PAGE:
A proposed bill, which is due to be reviewed today during a public hearing, will allow the city of Oakland to forgo California’s already tough gun laws and write its own. The bill is in an effort to reduce crime in the violence-stricken city. How? By creating firearms registration and licensing.
Of all the cities in California, Oakland has by far the highest crime rate. The only other city that had more violent crimes in 2012 was Los Angeles, which had approximately three times as many violent crimes as Oakland, but it also has a population a whopping 12 times the size of Oakland. Taking that into consideration, Oakland has the highest violent crime rate per capita in the entire state of California. It was also ranked the fourth most dangerous city in the country for 2011, falling behind St. Louis, Detroit and Flint, Michigan.
California already has some of the strictest gun laws in the country. In fact, The Law Center to Prevent Gun Violence gives California an A- rating for its tough gun laws, which includes background checks, bans on some types of firearms, ammunition and magazines, limiting purchases of handguns to one per month, prohibiting the sale of “unsafe handguns,” and a 10-day waiting period on sales and transfers of firearms. The Center also rates California number 1 out of 50 for “having enacted the strongest gun violence prevention legislation in the nation.”
Apparently, the gun violence prevention legislation has not been very effective in reducing crime in Oakland, so lawmakers are now seeking to enact greater restrictions in an effort to reduce violent crime, particularly those crimes which involve firearms.
State legislation does not currently allow for a firearms registration outside of new sales or transfers. If signed into law, this bill would allow this type of database for the city of Oakland.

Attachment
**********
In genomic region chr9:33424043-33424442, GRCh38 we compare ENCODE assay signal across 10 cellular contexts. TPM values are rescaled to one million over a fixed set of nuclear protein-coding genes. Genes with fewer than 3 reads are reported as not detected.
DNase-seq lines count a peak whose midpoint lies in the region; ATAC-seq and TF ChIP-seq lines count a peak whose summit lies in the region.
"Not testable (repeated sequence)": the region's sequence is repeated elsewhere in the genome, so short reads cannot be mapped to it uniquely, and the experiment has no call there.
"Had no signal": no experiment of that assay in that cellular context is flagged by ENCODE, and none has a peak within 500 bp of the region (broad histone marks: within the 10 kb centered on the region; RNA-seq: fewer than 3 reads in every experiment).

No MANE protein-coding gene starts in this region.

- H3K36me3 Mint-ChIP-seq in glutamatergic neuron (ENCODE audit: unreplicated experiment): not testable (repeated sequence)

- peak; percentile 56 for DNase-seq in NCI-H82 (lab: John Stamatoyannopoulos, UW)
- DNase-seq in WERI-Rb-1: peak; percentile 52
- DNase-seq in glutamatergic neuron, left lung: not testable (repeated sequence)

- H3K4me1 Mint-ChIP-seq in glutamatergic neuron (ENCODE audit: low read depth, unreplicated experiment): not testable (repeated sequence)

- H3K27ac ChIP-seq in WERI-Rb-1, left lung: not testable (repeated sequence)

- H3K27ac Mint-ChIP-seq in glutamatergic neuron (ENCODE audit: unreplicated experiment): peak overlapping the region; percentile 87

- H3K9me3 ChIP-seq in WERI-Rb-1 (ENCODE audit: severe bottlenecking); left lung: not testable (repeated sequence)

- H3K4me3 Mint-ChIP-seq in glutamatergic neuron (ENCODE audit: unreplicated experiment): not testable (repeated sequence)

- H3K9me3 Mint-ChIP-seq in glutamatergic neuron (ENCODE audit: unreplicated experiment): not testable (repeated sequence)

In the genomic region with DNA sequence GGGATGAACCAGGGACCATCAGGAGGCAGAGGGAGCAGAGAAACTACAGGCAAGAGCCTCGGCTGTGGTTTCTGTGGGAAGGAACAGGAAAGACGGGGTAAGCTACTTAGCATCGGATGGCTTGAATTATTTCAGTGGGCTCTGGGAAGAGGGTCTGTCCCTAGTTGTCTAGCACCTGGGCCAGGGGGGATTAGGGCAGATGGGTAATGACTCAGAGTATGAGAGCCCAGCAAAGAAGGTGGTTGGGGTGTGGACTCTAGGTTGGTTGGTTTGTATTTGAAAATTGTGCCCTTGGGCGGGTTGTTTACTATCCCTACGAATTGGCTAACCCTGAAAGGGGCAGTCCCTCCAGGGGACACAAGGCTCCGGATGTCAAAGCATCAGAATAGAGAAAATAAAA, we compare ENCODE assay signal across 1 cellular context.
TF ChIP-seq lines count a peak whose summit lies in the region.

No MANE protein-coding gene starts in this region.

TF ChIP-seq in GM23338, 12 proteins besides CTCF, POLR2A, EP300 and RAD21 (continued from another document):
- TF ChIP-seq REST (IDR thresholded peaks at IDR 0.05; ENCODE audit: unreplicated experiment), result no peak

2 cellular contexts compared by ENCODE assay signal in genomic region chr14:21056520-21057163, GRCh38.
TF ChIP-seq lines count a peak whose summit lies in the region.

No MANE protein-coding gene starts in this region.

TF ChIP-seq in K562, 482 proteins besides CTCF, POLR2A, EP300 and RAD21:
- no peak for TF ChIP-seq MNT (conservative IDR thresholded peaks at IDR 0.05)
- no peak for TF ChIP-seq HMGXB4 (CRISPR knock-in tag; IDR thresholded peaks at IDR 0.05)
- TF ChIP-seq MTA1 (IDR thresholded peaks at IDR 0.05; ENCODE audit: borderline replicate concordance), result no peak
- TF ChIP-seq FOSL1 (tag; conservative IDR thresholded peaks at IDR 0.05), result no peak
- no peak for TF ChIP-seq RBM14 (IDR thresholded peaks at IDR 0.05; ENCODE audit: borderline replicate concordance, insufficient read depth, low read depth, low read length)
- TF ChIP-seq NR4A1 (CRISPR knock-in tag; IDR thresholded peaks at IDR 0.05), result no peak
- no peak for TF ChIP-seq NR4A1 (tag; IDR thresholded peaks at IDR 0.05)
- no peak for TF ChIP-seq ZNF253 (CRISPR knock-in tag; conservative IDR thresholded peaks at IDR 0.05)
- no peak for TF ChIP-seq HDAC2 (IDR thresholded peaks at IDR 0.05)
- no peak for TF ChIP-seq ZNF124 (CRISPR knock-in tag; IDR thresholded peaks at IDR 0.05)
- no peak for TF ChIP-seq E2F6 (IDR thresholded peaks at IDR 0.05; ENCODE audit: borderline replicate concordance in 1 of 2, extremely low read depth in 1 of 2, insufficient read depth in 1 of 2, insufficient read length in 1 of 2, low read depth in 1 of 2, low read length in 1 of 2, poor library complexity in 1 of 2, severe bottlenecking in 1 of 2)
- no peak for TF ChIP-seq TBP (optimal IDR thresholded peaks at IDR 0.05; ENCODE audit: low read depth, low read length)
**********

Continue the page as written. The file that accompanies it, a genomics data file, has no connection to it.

The NRA opposes the bill, stating that it could cause confusion, “an unpredictable patchwork of local laws.” Additionally, “American citizens have the right to travel from one jurisdiction to another in California without the fear of violating locally politically motivated ordinances.”
Oakland City Councilwoman Libby Schaaf, who petitioned Assemblyman Rob Bonta to draft the bill, disagrees and explains, “This is not banning guns. This is just having tighter controls on who’s owning and who’s selling them and buying them. This law would allow Oakland to actually create that type of procedure and get guns out of the hands of people who should not have them.”
This bill isn’t the first of its kind either. Last year the city of Los Angeles passed a similar proposal, allowing the city to regulate imitation – yes, imitation – firearms.
And if creating a database of the firearms owned by law-abiding citizens in the city will help to deter crime in violence-stricken Oakland, who can argue with that?